With the US out of the Paris Accords, developing nations are set to lose the billions Washington would have contributed to the Green Climate Fund. With that windfall now off the table, these countries will probably expand their reliance on their natural resources (such as coal), hoping to obtain the Western technology to develop it – currently, only the U.S., Canada and Norway have large-scale CCS projects in operation.
Mr. Edens then babbles a bit about coal mining companies not being able to export carbon sequestration technology to Third World hellholes… (Maybe the article was more target-rich than I originally thought.)
So… Red China now has an opportunity to what? Pick up the tab for “the billions Washington would have contributed to the Green Climate Fund”? I doubt it.
The ChiCom’s were probably banking on the United States borrowing more money from them, to give to Third World tin horn dictators, so they could buy Red Chinese solar panels, wind turbines and thermal power plants.
This brings us to a lucid article by former Iraq WMD inspector Scott Ritter:
An Indispensable Truth
June 2017 Scott Ritter
President Donald Trump’s decision to withdraw the US from the Paris Agreement on climate change, and his earlier failure, during last month’s Nato summit in Brussels, to reaffirm the collective security arrangements set forth in Article 5 of the alliance’s charter, have given the world a first real taste of America’s new isolationism. While the US’ position as the world’s “indispensable nation” has been in decline for decades, Trump’s actions, a clear manifestation of his policy of “America First,” underline the uncomfortable reality that the world remains incapable of providing any viable option to American leadership.
As currently configured, both Nato and the Paris Agreement place the US at an economic disadvantage to those with whom they are in supposed agreement — Europe in Nato, India and China in the Paris Agreement. In both cases, American leadership is being paid for by the American taxpayer, and is as such unsustainable, given the political realities of Trump’s presidency, under which the notion of exceptionalism has been superseded by a more transactional concept of fairness, not least in the view of those who elected him.
From Trump’s perspective, Article 5 cannot be blindly endorsed without recognition among Nato members of their funding commitments under Article 3. In the context of the Paris Agreement, Trump believes that greenhouse emission controls must be more equitably spread out among the world’s economies in a manner that does not unduly disadvantage the US.
Trump’s actions have, in fact, reinforced the notion of the US was the world’s “indispensable nation.” The idea of Germany, France, the UK and other Nato members trying to fund a collective defense capability without the US is laughable — the economic costs would be orders of magnitude greater than the 2% GDP being demanded by Trump, while the political cost would be unbearable. Likewise, America’s withdrawal from the Paris Agreement will require the rest of the world to either fix it, or watch it dissolve.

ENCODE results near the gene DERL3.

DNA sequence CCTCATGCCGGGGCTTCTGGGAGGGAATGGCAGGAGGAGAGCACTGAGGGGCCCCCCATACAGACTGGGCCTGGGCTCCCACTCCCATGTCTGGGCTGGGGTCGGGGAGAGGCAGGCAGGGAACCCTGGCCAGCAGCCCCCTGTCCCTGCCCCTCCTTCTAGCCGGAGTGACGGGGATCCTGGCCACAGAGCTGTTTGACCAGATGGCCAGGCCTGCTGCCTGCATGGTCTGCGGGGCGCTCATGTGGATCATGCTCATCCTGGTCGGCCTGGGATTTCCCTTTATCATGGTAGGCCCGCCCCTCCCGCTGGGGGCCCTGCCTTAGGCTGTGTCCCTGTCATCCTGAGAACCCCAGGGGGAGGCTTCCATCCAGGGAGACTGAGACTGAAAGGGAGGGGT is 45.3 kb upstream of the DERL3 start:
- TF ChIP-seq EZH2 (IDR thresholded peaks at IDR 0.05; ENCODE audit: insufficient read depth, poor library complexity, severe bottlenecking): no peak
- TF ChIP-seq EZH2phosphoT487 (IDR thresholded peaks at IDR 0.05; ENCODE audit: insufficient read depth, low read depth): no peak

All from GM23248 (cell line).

The US has, both in terms of its military and economic capabilities, since been in gradual decline since the end of the Cold War. But this decline has not been accompanied by any parallel ascendancy of note on the part of the rest of the world, either individually or collectively. America remains indispensable on the world stage, largely because there is no one ready, willing or able to stand in its place. The international community has been confronted with the reality of Trump’s negotiating strategy, founded as it is on the notion that one should never enter into a negotiation one is not willing to walk away from. Trump has walked away. How the rest of the world responds will offer a true measure of the current state of American exceptionalism, and American indispensability.
Scott Ritter is a former US Marine Corps intelligence officer whose service over a 20-plus-year career included tours of duty in the former Soviet Union implementing arms control agreements, serving on the staff of US General Norman Schwarzkopf during the Gulf War, and later as a chief weapons inspector with the UN in Iraq from 1991-98.
This passage bears repeating:
The international community has been confronted with the reality of Trump’s negotiating strategy, founded as it is on the notion that one should never enter into a negotiation one is not willing to walk away from. Trump has walked away. How the rest of the world responds will offer a true measure of the current state of American exceptionalism, and American indispensability.
“One should never enter into a negotiation one is not willing to walk away from.” This is the heart of “the art of the deal.” (From 2009-2016, the U.S. government operated antithetically to this principle.)
President Reagan walked away from Reykjavik and won the Cold War. President Trump walked away from Paris and will win the war against the Warmunists (anti-climate change movement) because he believes in American exceptionalism and understands that we still are the only indispensable nation.